It was a fine bright morning, there was still a sprinkling of snow on the fells, but Spring was clearly on its way; I’d spent too much time at my desk writing and longed for the changed perspective of the shore, and so arranged to be dropped at Allonby. Solway Coast AONB had asked for volunteers to help with a beach litter-pick at Silloth, so my husband had offered to help. We agreed I’d meet him at Silloth two-and-a-half hours later, which would allow plenty of time even if, as expected, I was distracted by rock-pools, tidelines and stones.
From Twentyman’s store, with its eclectic mix of goods and rainbow stacks of sweets, I walked along the ‘new’ cycle-track on the grassy bank by the shore – a bank that was built by the council to prevent the shore-side houses, some of which were formerly herring-salting sheds, being flooded by high, storm-driven tides – and then cut inland to walk beside the beck. Otters have been seen in the beck, despite its proximity to the houses, and one of my shore-walkers saw a kingfisher.
On the other side of the beck is the Ship Hotel, a blue plaque marking the fact that Charles Dickens and Wilkie Collins stayed there in 1857: it’s all too obvious from his story ‘The Lazy Tour of Two Idle Apprentices’ that Dickens found the village very unappealing . The tall red sandstone reading room, commissioned by the Quaker Thomas Richardson, and just a hundred yards along the road, drew his scorn too.
I crossed the fast-flowing muddy waters of the beck by a wooden footbridge, soon passing the long building of North Lodge, Thomas Richardson’s holiday home. The central house is flanked by ‘cottages’ in which single ladies and widows could live rent-free.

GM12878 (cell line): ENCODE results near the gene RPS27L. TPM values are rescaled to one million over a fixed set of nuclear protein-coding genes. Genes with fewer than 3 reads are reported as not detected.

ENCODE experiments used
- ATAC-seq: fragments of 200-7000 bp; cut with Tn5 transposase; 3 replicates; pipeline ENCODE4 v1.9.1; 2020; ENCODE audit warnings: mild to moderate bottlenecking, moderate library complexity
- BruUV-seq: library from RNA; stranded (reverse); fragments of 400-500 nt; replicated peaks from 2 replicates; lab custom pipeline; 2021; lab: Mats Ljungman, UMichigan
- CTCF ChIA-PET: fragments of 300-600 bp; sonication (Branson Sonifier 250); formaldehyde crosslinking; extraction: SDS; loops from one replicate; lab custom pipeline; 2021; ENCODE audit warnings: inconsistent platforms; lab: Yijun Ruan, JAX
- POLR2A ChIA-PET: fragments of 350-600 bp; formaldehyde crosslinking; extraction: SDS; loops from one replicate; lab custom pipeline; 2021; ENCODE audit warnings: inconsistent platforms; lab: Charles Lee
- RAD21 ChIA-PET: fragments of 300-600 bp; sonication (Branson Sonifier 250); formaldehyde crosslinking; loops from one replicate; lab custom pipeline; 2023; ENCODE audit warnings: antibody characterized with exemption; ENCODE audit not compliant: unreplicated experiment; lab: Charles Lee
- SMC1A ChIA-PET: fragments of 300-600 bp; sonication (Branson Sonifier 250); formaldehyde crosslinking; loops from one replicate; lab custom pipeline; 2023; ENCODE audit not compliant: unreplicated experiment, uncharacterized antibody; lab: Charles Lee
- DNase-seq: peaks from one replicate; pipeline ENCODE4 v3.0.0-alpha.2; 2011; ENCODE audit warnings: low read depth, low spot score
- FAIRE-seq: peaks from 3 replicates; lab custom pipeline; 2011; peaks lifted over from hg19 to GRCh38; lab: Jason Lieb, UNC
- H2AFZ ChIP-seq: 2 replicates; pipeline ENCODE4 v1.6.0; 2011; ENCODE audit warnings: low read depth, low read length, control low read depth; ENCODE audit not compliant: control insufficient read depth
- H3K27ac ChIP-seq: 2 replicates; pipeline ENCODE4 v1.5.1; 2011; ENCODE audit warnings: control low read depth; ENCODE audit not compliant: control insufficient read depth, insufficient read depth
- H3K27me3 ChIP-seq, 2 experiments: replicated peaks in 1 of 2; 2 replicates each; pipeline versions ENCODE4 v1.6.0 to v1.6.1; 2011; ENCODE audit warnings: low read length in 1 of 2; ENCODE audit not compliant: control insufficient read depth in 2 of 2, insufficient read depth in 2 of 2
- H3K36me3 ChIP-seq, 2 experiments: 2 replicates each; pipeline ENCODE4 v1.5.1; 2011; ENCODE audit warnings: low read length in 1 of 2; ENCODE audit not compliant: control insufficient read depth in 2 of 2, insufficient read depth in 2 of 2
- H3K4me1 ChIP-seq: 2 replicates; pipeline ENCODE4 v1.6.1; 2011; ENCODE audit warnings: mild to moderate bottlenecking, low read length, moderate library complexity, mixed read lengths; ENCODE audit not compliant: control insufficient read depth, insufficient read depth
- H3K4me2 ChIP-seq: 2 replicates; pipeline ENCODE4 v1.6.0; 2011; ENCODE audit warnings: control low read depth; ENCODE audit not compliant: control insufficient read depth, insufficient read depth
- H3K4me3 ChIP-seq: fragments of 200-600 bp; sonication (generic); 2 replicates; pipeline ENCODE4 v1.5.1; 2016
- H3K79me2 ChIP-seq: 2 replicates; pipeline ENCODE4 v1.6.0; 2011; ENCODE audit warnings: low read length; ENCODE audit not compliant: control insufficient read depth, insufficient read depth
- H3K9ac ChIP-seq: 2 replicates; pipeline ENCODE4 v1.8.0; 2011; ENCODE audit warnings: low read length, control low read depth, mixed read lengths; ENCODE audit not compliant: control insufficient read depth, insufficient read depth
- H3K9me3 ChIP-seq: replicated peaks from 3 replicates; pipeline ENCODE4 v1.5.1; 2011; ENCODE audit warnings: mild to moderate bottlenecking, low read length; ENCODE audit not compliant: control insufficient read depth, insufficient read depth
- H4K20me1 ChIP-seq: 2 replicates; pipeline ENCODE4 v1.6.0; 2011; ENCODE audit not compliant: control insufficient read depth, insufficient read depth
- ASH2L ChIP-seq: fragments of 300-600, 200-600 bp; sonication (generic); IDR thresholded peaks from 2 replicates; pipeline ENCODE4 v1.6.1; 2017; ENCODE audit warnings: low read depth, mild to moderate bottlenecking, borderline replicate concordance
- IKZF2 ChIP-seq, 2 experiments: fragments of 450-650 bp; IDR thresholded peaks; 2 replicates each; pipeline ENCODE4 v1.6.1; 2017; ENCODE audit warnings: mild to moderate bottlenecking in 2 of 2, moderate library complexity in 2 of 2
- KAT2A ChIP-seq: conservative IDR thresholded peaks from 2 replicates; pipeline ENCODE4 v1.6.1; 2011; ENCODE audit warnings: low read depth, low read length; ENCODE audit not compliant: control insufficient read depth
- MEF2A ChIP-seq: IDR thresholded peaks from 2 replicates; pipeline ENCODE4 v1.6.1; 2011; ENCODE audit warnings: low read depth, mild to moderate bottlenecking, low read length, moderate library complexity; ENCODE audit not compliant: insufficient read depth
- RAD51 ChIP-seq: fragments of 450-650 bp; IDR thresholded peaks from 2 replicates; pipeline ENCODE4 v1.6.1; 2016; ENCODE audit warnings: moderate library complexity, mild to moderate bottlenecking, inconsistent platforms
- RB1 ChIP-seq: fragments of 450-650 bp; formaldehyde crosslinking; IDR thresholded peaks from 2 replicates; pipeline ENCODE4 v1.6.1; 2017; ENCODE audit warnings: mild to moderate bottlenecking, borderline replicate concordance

A small yappy dog leapt out of a car which had just parked, and bounded towards me, tail wagging, its ears as big as bat’s wings. It was hard to believe that 15 months ago, during Storm Desmond, the waves had been crashing over the bank into the carpark, so that those of us who had come to enjoy the wild mood of the Firth had hastily to move our cars up onto the road. Today, though, the tide was low and ebbing, the edge of the water a distant line.
Each time I come to the shore, I marvel how the beach profile has changed, season by season, year by year; sometimes the sea takes, sometimes it restores, the sand and shingle. Strange concrete structures, parts of now-defunct drainage schemes and perhaps the war, appear and disappear.
I continued walking on the grass above the beach for a while, past wooden benches and a shrine of sodden toys and dead flowers; dried seaweeds, a plastic bottle, and a mermaid’s purse – the egg-case of a ray – were tangled in the marram.
A tractor pulling a cylinder of slurry (a ‘pong-wagon’ in our childhood jargon) passed along the road, leaving a trail of – pong. Two small birds zipped past me and perched on the tall dry grasses – stonechats, with proud strong markings of red and brown.